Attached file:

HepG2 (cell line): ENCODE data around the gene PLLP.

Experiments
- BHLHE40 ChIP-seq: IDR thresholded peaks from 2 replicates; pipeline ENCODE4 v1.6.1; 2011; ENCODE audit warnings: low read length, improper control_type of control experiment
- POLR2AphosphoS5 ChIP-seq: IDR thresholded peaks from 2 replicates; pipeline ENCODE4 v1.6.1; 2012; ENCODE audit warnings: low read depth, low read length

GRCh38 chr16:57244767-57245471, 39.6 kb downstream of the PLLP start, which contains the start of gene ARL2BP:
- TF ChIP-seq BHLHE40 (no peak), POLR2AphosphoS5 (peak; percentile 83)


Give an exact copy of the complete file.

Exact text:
HepG2 (cell line): ENCODE data around the gene PLLP.

Experiments
- BHLHE40 ChIP-seq: IDR thresholded peaks from 2 replicates; pipeline ENCODE4 v1.6.1; 2011; ENCODE audit warnings: low read length, improper control_type of control experiment
- POLR2AphosphoS5 ChIP-seq: IDR thresholded peaks from 2 replicates; pipeline ENCODE4 v1.6.1; 2012; ENCODE audit warnings: low read depth, low read length

GRCh38 chr16:57244767-57245471, 39.6 kb downstream of the PLLP start, which contains the start of gene ARL2BP:
- TF ChIP-seq BHLHE40 (no peak), POLR2AphosphoS5 (peak; percentile 83)